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Cardiovascular Anesthesiology: Echo Rounds

Multiple Aortic Root Cavities After an Aortic Valve Replacement

Sivaraman, Vivek, MBBS, MRCP, MD(Res), FRCA*; Sidhu, Jasprit, BSc, MB ChB*; Iqbal, Yassir, BSc, MBBS, MRCP, MRCS; Smith, Robert Andrew, MBBS, FRCA, FFICM*

Author Information
doi: 10.1213/ANE.0000000000000375

A 44-year-old woman was found to have a symptomatic early diastolic murmur suggestive of aortic regurgitation. Eighteen years earlier, she had an aortic valve (AV) replacement after an episode of infective endocarditis. A preoperative transthoracic echocardiogram (TTE) suggested a severe transvalvular aortic regurgitation and a well-seated Starr–Edwards valve, but the imaging windows were described as inadequate. A subsequent transesophageal echocardiogram (TEE) identified a large echo-free cavity measuring 2.5 cm × 3.3 cm in the aortic root with several membranes dividing the cavity. There was flow within these cavities, which communicated with the aortic root, and this was interpreted as a severe paraprosthetic regurgitation (pressure half time of 285 milliseconds). She was admitted for redo AV replacement.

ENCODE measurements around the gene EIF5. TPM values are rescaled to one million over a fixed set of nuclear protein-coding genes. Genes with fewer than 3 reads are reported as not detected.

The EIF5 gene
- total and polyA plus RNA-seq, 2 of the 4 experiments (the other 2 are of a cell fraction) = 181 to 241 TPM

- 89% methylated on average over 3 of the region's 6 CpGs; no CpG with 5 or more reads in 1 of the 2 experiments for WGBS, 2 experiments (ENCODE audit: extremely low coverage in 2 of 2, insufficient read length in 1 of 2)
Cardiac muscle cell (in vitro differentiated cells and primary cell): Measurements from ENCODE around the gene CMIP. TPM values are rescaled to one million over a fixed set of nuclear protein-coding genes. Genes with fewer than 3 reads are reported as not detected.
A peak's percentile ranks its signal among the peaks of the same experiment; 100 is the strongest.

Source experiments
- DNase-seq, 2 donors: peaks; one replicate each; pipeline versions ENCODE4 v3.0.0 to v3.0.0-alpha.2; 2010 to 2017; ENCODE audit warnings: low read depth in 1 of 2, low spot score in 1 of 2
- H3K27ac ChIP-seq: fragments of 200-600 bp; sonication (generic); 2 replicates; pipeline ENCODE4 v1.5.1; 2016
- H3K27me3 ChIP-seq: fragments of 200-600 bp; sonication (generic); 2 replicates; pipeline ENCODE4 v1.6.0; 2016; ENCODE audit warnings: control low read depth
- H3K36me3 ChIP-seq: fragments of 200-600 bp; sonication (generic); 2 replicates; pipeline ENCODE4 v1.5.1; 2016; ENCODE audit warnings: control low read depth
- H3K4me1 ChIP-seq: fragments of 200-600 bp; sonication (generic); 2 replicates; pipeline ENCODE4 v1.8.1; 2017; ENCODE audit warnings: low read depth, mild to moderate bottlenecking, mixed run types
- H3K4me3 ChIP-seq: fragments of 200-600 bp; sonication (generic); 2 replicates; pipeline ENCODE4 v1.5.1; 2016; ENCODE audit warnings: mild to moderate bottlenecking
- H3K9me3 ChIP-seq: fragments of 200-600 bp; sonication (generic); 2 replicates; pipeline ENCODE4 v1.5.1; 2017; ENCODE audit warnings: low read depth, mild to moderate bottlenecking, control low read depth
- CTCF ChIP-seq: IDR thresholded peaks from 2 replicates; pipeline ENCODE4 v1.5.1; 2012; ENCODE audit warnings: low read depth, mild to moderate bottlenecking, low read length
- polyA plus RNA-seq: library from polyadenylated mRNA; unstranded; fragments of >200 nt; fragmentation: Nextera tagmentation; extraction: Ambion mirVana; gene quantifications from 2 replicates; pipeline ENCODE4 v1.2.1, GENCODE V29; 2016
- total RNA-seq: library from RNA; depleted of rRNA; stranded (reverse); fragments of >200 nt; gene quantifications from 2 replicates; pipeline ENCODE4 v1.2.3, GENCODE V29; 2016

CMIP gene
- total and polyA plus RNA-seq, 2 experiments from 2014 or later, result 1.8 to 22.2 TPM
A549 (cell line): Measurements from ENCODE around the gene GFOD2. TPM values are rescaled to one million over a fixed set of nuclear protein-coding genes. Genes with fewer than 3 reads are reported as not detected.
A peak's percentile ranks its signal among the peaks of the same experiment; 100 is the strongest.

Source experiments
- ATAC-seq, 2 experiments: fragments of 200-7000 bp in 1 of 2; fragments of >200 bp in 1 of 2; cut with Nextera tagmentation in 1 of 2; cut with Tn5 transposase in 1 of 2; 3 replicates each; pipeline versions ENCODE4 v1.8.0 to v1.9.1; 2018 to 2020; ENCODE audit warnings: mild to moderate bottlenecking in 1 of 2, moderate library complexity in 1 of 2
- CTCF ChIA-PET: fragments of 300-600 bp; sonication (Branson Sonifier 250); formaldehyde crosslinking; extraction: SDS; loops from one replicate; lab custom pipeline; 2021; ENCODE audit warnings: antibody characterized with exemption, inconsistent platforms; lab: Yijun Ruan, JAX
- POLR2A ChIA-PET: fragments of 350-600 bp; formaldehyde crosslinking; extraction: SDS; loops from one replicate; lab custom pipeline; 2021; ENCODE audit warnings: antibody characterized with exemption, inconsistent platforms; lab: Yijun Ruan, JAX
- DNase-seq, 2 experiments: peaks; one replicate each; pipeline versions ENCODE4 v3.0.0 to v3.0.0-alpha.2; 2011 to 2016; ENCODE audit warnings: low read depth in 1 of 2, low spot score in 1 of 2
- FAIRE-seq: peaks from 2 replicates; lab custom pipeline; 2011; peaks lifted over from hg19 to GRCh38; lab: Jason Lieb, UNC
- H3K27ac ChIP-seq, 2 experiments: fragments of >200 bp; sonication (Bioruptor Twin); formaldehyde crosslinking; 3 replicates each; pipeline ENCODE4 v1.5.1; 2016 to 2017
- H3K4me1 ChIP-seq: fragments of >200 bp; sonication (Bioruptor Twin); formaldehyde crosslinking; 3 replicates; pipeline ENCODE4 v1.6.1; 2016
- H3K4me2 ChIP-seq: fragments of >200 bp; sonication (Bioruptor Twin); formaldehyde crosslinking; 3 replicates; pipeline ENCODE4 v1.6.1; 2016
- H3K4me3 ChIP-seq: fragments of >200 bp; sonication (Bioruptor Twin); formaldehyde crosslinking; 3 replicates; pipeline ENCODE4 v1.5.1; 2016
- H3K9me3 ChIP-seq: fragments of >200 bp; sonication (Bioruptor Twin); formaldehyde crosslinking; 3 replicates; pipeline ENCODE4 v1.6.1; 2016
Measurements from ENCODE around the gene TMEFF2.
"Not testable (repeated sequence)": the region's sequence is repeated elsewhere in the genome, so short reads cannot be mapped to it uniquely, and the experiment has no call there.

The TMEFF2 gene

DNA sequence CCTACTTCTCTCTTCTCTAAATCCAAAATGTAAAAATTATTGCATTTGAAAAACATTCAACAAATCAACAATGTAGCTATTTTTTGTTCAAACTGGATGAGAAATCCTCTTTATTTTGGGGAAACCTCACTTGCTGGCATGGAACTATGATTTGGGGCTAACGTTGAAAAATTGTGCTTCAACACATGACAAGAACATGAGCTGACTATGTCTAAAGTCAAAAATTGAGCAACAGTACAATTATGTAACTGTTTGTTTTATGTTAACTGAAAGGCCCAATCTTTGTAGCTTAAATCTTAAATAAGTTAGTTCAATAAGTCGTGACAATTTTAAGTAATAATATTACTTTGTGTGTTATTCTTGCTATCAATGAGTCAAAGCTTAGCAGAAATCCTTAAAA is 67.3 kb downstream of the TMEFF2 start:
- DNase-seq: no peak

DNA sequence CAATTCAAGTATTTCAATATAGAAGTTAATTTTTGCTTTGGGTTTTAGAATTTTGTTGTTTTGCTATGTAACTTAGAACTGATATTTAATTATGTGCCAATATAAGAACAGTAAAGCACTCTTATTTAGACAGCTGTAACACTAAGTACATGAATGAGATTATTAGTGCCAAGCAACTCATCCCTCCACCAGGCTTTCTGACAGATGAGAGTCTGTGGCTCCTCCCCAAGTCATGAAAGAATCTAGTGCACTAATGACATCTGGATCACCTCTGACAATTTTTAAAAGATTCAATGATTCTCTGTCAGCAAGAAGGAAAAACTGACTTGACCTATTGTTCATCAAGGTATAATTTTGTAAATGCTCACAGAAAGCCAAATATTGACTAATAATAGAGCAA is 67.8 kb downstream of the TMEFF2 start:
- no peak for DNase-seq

A TEE performed in the operating room revealed multiple aortic cavities in the midesophageal (ME) AV short-axis (SAX) and long-axis (LAX) views (Fig. 1). Additionally, a jet was noted proximal to the prosthetic AV, which entered one of the cavities close to the root of the aorta with turbulent blood flow within the cavities (Video 1, Supplemental Digital Content 1,; Fig. 2). While the patient was on bypass, the surgeon was able to identify a small fistula in the subaortic region below the noncoronary sinus of Valsalva (Fig. 3) in the left ventricular outflow tract (LVOT). This defect was closed with pledgeted sutures and the AV replaced. A TEE examination performed immediately after weaning from cardiopulmonary bypass revealed a second jet entering the cavities from the LVOT. A modified ME AV LAX view with the probe turned to the right suggested that the second opening was close to the membranous interventricular septum inferior to the right coronary cusp (Video 2, Supplemental Digital Content 2,; Fig. 3). On the second run of cardiopulmonary bypass, this fistula was identified and closed and a new AV repositioned. A TEE examination immediately after bypass demonstrated no flow in the cavities, suggesting that all points of entry were closed with the cavities thrombosed (Video 3, Supplemental Digital Content 3, The patient made a full recovery and was discharged with no complications.